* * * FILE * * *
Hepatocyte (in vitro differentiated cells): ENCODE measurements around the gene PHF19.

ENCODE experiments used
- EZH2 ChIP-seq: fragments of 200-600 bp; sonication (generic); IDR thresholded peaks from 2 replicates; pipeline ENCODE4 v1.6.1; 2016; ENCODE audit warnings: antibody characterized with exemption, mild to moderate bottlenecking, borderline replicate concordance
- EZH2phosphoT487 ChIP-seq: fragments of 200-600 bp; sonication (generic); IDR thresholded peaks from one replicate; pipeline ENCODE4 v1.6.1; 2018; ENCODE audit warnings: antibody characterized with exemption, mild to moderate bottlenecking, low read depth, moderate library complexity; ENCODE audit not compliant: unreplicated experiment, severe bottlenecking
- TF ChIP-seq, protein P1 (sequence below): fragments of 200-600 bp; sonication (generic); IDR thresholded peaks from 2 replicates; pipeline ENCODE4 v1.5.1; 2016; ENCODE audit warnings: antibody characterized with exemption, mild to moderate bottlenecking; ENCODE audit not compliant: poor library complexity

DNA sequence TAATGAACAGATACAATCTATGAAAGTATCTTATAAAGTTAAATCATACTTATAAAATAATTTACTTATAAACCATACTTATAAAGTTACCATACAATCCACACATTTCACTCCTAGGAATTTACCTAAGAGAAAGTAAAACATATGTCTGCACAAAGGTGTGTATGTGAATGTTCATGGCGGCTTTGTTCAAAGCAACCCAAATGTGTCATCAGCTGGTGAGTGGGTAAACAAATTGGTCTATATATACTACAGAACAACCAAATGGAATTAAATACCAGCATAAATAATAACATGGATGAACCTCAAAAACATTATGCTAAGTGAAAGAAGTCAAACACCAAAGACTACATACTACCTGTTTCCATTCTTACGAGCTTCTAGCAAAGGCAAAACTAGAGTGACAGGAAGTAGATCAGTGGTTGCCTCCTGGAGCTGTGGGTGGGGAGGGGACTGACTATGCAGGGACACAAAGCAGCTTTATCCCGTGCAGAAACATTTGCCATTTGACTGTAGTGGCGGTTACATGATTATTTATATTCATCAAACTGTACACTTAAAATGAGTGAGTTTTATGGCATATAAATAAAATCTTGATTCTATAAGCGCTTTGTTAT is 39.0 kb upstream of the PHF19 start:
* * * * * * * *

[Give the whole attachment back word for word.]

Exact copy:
Hepatocyte (in vitro differentiated cells): ENCODE measurements around the gene PHF19.

ENCODE experiments used
- EZH2 ChIP-seq: fragments of 200-600 bp; sonication (generic); IDR thresholded peaks from 2 replicates; pipeline ENCODE4 v1.6.1; 2016; ENCODE audit warnings: antibody characterized with exemption, mild to moderate bottlenecking, borderline replicate concordance
- EZH2phosphoT487 ChIP-seq: fragments of 200-600 bp; sonication (generic); IDR thresholded peaks from one replicate; pipeline ENCODE4 v1.6.1; 2018; ENCODE audit warnings: antibody characterized with exemption, mild to moderate bottlenecking, low read depth, moderate library complexity; ENCODE audit not compliant: unreplicated experiment, severe bottlenecking
- TF ChIP-seq, protein P1 (sequence below): fragments of 200-600 bp; sonication (generic); IDR thresholded peaks from 2 replicates; pipeline ENCODE4 v1.5.1; 2016; ENCODE audit warnings: antibody characterized with exemption, mild to moderate bottlenecking; ENCODE audit not compliant: poor library complexity

DNA sequence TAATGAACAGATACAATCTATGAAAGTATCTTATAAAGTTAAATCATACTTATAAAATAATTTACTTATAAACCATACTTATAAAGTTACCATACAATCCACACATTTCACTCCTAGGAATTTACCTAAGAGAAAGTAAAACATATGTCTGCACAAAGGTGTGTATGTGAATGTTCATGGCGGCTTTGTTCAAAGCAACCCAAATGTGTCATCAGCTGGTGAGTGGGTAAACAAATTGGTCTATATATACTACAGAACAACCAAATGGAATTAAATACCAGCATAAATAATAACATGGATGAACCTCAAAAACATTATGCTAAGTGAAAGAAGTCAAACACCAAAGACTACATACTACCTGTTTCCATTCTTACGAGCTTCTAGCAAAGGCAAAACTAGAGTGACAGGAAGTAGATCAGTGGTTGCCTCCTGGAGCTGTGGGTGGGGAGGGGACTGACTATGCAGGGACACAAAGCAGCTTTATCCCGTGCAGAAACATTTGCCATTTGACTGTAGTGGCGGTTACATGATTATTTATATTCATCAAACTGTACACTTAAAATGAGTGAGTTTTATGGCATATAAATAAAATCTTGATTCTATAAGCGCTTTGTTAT is 39.0 kb upstream of the PHF19 start: